A coronavirus vaccine is not a silver bullet and will not bring the pandemic to an end, an expert has said.
The vaccine announcement made by pharmaceutical giant Pfizer and biotech firm BioNTech does not mean things can go back to normal, for a variety of reasons.
Firstly, the results that were announced are yet to be peer-reviewed and the vaccine has not yet received regulatory approval.
And although the UK has secured access to 40 million doses of the Pfizer/BioNTech vaccine, it will take some time for enough of it to be produced and distributed.
But Downing Street said the UK will have procured 10 million doses to be distributed by the end of this year, if the vaccine is approved.
She told the PA news agency: “We do need to be realistic about what a successful vaccine can offer.
“Unfortunately, it doesn’t mean that we’ll wake up tomorrow, we’re all given the vaccine and the pandemic ends.
“But it does give us that light at the end of the tunnel, that hope and that positivity that there is going to be an end to this pandemic.”
Dr Weller said: “But even when – I’m being very optimistic here – when the full data comes out, and that vaccine can be rolled out, this is like the best case scenario, we still won’t have enough doses for everyone.
“And this is why we need a range of vaccines, as well as treatments, and continuing those public health measures of social distancing and wearing masks.”
She added that a vaccine rollout at this scale had never been attempted in the UK and would be a huge logistical challenge.
But Dr Weller also told PA there the findings were good news and there is reason to be positive.
“It’s not that silver bullet. It is a really positive next step, but it will be the little small steps rather than the giant leap,” she said.
Asked if the Pfizer/BioNTech vaccine was the fastest ever vaccine to be developed, Dr Weller said: “I would say absolutely, yes.
“There is so much excitement about the RNA vaccine.
“This was a technology that hadn’t been proved or validated, so this is a validation of a potentially new technology and the speed at which this has been developed is phenomenal.”
He told the BBC: “Everybody who’s hearing and watching this will be saying ‘wow, does this mean that life can go back to normal in the near future?’
“We’re not there yet.
“We do need to be following through on all the basic rules that we now know are important for dealing with this virus – our own behaviour, the way in which governments run their health systems, and also unity between nations.
“And I just want to stress that these principles that we’ve been working for over the last 10 months are still absolutely essential.
“The vaccine will help, but it’s not going to be a complete game changer.”
But Sir John Bell, regius professor of medicine at Oxford University and a member of the Government’s vaccine taskforce, indicated people could look forward to a normal life in the coming months.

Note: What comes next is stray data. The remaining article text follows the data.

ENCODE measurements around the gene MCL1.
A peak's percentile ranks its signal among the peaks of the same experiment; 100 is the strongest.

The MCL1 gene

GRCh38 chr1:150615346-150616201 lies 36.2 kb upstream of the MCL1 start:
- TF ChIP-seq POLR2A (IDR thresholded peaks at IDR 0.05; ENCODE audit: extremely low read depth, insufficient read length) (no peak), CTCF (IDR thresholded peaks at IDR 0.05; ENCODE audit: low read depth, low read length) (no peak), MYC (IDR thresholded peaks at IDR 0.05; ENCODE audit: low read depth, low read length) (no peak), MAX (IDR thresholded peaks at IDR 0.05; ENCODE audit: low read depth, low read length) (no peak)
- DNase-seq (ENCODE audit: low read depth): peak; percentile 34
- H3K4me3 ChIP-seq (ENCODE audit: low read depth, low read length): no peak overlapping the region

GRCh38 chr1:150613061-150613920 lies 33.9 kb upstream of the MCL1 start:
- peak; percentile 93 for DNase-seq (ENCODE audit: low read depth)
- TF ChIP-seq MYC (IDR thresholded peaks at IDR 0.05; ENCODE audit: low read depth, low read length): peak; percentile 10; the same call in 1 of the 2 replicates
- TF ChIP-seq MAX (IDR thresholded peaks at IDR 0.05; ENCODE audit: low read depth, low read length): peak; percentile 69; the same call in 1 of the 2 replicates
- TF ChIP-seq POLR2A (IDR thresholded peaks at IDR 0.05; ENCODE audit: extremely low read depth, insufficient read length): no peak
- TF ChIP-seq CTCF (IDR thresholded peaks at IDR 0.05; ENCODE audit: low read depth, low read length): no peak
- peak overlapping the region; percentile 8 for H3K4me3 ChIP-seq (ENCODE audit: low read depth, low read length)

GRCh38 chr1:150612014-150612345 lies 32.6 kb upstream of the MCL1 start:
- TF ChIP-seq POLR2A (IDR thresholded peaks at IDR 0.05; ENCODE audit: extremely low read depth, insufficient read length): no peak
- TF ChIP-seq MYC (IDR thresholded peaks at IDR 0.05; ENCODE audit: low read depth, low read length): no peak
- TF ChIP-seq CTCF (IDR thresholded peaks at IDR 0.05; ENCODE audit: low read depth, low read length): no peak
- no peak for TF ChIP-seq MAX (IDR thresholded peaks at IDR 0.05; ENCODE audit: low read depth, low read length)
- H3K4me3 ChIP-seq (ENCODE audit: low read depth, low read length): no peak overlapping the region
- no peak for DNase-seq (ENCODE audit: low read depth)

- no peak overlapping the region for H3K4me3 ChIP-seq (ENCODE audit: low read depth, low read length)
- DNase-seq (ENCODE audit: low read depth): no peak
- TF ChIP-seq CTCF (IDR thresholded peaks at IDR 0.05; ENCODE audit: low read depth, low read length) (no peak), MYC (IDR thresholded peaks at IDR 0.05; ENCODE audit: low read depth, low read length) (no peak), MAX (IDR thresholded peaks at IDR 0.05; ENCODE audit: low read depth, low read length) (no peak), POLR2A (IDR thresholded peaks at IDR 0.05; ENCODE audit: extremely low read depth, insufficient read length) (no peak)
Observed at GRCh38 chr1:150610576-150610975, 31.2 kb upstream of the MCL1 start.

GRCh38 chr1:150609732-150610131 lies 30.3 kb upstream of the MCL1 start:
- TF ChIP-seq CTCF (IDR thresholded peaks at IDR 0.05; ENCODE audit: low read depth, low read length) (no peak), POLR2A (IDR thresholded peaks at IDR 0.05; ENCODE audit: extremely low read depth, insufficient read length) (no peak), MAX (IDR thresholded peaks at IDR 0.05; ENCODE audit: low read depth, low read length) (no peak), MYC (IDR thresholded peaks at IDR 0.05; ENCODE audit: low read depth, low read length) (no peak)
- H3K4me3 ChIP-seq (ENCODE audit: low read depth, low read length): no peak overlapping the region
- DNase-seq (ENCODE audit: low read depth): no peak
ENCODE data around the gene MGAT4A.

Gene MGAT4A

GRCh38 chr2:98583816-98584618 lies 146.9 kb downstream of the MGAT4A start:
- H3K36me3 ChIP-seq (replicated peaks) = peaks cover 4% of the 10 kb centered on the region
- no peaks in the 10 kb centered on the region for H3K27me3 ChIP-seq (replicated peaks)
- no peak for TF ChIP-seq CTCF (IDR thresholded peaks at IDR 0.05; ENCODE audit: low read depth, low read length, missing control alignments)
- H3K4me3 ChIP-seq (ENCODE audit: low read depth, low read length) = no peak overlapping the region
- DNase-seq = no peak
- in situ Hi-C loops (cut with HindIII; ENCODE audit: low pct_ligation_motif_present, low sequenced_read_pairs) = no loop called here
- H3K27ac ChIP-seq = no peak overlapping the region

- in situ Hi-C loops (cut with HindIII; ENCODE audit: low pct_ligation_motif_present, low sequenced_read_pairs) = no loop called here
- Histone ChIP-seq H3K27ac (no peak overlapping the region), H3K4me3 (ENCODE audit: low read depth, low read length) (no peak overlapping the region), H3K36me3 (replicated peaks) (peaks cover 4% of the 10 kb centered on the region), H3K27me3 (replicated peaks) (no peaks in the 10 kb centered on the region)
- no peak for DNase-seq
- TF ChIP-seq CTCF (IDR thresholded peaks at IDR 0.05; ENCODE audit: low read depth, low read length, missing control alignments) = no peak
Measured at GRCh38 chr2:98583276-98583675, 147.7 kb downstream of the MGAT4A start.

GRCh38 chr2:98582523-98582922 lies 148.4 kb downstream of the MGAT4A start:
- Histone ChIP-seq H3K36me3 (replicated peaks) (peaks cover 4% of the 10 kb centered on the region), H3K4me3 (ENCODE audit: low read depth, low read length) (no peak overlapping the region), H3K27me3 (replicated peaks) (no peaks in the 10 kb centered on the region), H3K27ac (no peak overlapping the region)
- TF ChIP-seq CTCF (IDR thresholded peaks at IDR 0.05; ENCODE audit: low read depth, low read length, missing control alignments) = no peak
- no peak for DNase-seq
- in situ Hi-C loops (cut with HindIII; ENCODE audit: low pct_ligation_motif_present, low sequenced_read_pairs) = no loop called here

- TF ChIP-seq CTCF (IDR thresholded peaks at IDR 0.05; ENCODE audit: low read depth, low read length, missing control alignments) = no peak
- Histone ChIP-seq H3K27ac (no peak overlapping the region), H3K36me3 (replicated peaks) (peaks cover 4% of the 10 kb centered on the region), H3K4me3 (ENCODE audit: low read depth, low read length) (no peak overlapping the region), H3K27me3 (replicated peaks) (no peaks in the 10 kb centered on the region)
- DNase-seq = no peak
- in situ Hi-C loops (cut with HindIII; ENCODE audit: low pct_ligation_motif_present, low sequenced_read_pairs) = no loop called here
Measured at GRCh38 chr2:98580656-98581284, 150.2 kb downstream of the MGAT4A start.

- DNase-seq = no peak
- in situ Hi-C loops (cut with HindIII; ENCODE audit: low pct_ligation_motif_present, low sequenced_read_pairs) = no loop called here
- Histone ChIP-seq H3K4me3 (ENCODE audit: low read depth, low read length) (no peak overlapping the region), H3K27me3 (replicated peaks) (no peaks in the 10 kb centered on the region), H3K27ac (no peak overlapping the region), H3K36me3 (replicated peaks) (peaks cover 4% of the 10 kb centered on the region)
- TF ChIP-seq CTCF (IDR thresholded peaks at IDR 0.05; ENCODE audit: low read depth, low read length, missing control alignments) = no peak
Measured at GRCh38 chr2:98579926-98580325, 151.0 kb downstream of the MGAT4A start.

Asked if people could look forward to a return to normal life by the spring, Sir John told BBC Radio 4’s The World At One: “Yes, yes, yes, yes. I am probably the first guy to say that but I will say that with some confidence.”
However, he also highlighted that it would be a challenge to organise the distribution of a vaccine in the UK.
Experts have said the full effect of a vaccine on transmission in the population will not be known until one is in circulation and more data is collected.
Data released about the Pfizer/BioNTech vaccine does not indicate how long immunity lasts, but suggests protection is achieved 28 days after vaccination.
It is also not yet known how well the vaccine works in the most high risk, elderly people.
While other experts have said, should a vaccine become available early next year, it may take more than a year for everyone in the UK to be immunised against Covid-19.
He said that even though the trial is not finished, the results suggest that the trial is on the right track. Asked if it meant the end of the pandemic, Prof Shah told PA: “Not for some time.
“However, if the 90% efficiency is borne out over time and we were able to start mass vaccination in the new year, we should be able to vaccinate millions of people in priority groups in the months that followed, and we would be able to ease restrictions over time.”
He added that until the first wave of people – perhaps the 50+ age group, health and social care workers and those with health conditions – are vaccinated, a certain level of restrictions will be in place.
Prof Shah said: “We would then need to think about how to work through the next wave.
“Ideally we would like to get to a very high level of vaccinations before removing restrictions entirely.”